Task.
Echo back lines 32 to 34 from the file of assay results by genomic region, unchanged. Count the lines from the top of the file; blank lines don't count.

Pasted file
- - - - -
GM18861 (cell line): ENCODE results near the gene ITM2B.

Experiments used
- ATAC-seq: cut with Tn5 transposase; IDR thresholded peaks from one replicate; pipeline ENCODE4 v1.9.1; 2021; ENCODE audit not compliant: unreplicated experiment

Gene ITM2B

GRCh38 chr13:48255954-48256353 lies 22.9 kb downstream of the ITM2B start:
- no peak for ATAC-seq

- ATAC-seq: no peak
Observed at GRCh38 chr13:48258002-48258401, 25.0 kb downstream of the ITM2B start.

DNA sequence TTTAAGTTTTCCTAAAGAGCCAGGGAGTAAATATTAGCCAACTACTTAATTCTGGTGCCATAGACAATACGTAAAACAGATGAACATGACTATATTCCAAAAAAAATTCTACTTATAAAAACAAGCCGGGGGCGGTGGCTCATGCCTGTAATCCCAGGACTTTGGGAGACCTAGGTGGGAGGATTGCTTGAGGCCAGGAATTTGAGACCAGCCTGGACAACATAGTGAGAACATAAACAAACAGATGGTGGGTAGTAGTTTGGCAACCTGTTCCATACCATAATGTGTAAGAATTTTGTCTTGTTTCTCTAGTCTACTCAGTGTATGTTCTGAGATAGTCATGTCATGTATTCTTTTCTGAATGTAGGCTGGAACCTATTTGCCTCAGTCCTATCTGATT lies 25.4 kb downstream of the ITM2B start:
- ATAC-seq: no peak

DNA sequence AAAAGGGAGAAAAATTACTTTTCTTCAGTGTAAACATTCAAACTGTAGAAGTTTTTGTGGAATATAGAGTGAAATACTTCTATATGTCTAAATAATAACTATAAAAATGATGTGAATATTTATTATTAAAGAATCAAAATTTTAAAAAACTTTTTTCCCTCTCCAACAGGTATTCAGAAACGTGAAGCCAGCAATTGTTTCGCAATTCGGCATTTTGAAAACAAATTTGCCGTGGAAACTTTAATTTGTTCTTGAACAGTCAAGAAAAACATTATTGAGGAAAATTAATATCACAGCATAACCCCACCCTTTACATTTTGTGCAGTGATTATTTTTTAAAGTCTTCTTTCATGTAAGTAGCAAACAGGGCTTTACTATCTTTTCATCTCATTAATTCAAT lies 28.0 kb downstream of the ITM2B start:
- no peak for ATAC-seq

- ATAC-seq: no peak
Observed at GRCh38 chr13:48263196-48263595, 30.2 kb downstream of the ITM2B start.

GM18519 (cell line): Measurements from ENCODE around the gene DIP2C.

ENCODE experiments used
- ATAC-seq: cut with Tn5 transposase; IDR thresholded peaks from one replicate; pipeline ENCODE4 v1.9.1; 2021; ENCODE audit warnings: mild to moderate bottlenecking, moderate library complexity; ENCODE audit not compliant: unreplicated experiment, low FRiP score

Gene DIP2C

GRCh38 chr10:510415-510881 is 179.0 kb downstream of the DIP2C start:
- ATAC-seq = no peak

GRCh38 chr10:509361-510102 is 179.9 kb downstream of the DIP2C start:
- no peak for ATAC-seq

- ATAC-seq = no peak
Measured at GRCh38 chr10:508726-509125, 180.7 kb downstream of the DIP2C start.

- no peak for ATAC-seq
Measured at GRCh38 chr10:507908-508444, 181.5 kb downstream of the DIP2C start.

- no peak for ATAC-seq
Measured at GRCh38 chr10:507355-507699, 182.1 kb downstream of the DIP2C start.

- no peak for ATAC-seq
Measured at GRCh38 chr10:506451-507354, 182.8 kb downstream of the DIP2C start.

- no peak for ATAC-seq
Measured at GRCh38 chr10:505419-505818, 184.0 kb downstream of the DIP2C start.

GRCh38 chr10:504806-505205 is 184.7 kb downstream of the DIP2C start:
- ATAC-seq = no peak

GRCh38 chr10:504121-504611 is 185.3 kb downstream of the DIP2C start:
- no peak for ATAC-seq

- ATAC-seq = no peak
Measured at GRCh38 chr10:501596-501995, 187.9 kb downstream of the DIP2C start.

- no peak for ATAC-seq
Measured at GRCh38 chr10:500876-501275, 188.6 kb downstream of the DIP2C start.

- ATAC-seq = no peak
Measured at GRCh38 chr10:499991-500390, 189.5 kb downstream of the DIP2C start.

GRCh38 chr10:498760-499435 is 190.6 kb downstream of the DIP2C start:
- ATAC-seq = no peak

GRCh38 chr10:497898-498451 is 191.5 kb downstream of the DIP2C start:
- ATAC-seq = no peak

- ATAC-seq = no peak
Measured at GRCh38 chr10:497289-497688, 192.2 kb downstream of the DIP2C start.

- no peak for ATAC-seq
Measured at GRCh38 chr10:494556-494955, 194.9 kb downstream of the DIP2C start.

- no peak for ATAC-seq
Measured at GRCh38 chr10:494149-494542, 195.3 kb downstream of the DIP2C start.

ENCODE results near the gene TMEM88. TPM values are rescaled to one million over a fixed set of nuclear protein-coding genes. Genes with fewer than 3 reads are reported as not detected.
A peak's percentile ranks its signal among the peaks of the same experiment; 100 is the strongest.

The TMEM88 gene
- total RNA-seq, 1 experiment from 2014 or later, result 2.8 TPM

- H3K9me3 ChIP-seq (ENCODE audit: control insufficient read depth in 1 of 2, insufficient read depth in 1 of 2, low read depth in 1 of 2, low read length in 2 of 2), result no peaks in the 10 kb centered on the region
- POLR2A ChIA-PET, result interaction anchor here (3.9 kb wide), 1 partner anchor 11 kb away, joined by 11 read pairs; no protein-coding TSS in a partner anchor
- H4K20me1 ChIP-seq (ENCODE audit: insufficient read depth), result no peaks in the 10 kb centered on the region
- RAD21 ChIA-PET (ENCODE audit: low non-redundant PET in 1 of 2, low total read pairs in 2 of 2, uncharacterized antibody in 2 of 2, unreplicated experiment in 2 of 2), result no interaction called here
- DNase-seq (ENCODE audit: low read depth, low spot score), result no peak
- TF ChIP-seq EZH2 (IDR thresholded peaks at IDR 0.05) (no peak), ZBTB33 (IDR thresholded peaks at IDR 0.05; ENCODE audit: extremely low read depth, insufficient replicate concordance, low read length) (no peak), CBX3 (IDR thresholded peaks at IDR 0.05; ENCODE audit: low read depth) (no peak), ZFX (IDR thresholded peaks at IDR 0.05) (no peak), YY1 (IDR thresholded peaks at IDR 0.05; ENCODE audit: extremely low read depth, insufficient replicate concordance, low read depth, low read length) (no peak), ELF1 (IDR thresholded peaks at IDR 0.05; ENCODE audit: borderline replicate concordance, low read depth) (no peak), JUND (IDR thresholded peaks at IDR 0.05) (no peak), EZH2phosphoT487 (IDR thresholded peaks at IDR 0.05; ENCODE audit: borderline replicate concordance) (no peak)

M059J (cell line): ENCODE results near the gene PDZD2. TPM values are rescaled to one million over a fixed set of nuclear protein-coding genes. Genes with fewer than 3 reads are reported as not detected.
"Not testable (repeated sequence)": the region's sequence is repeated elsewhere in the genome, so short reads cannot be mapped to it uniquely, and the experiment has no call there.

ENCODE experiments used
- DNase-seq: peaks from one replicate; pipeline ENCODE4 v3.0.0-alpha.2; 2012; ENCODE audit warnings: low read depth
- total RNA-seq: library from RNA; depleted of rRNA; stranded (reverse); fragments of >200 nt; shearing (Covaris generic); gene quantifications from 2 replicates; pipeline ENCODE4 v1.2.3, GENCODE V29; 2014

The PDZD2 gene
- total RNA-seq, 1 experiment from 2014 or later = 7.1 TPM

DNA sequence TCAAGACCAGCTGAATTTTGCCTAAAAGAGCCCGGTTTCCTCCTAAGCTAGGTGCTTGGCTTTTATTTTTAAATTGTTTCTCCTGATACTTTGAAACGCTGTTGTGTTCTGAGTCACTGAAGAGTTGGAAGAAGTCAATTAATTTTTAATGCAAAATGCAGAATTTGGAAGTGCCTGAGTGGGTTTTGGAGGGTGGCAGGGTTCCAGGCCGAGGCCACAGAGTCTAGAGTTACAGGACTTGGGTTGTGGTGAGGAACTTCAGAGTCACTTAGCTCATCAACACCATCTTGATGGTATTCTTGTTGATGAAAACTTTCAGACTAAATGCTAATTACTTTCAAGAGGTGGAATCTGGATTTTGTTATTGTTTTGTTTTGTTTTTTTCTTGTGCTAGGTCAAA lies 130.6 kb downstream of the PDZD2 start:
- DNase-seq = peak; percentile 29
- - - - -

Measured at GRCh38 chr10:505419-505818, 184.0 kb downstream of the DIP2C start.

GRCh38 chr10:504806-505205 is 184.7 kb downstream of the DIP2C start:
- ATAC-seq = no peak